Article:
Dec 25 (Reuters) - Microsoft Corp’s Xbox Live and Sony Corp’s PlayStation Networks experienced user connection problems on Christmas Day, for which a hacker group claimed responsibility.
The group, called Lizard Squad, could not be reached for comment, and the companies did not give a reason for the connectivity issues.
Both companies expected heavy use as people who received Microsoft Xbox players or Sony PlayStations on Christmas tried to hook up. The problems may have been exacerbated by Sony’s decision to let consumers download the controversial movie “The Interview” through Xbox Video as well as other online sources.
“Are you having a rough time signing in to Xbox Live?,” a service alert on the Microsoft product’s website asked. “We’re working to get this figured out right away. We appreciate your patience.”
Two hours after the message was posted at 4:33 p.m. ET (2133 GMT), the Xbox Live site said technicians were still “hard at work trying to reach a solution.”
As of 6:45 p.m. ET <2345 GMT>, PlayStation Network was still offline, according to the device’s status page.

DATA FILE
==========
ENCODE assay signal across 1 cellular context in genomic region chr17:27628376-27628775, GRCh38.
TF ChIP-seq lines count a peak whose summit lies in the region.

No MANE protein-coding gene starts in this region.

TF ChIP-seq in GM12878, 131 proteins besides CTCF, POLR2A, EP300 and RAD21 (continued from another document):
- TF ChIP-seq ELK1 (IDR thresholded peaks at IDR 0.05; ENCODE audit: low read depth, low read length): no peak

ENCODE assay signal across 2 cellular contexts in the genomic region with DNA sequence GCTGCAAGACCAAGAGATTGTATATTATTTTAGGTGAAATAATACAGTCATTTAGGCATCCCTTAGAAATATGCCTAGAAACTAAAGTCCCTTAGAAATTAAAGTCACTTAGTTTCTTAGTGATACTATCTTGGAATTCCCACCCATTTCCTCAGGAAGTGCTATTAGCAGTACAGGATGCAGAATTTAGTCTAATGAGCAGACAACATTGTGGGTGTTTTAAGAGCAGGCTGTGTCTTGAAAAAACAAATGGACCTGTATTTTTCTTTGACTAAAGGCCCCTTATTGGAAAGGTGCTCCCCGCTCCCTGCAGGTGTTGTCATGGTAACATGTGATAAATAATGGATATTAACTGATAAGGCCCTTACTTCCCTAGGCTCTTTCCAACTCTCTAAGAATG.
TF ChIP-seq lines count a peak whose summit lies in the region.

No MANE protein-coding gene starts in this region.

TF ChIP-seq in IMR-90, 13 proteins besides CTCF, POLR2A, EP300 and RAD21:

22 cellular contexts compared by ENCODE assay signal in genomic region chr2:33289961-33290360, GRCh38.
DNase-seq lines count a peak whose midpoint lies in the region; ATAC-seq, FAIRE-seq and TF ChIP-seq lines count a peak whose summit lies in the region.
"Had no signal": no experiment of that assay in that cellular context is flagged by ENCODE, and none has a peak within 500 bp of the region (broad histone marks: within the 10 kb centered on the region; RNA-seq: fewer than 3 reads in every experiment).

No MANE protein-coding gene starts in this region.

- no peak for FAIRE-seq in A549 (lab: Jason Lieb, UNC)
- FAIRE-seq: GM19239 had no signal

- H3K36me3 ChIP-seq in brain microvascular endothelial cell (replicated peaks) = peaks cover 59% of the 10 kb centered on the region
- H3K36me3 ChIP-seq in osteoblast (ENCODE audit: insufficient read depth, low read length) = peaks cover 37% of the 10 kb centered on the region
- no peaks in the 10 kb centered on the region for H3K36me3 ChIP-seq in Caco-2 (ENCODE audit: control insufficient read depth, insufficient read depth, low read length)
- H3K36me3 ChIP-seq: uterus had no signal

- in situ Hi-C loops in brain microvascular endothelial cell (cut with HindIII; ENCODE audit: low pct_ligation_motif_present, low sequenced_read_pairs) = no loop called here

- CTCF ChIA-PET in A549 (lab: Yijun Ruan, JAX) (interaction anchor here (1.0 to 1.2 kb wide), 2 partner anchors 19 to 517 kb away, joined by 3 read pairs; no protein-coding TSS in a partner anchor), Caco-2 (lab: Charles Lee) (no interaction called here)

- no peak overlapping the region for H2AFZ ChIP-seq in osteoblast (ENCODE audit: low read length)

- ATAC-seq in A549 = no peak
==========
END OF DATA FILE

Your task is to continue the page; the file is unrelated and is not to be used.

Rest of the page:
“We are aware that some users are experiencing difficulty logging into the PSN,” it said. “We will update this article with any changes that occur in regards to this issue. Thank you for your patience.”
Three Xbox platforms were affected by the service problem: Xbox One, Xbox 360 and Xbox on other devices, Microsoft’s status website said.
Spokespeople at Sony and Microsoft did not immediately respond for comment.
“I have the nation on strings,” Lizard Squad wrote on its Twitter site. It also said it would put the sites back online if enough people retweeted its messages.
Earlier on Thursday, Microsoft Xbox spokesman Sean McCarthy declined to give details of how the company may have been preparing for security breaches, given the problems that Sony has experienced in releasing “The Interview.”
“Of course, it’s safe to say Holiday season is always a very busy time of year for any consumer electronics company, so we work hard to ensure the stability of our infrastructure when so many consoles are activating for the first time.”
Reporting by Jed Horowitz; Editying by Steve Orlofsky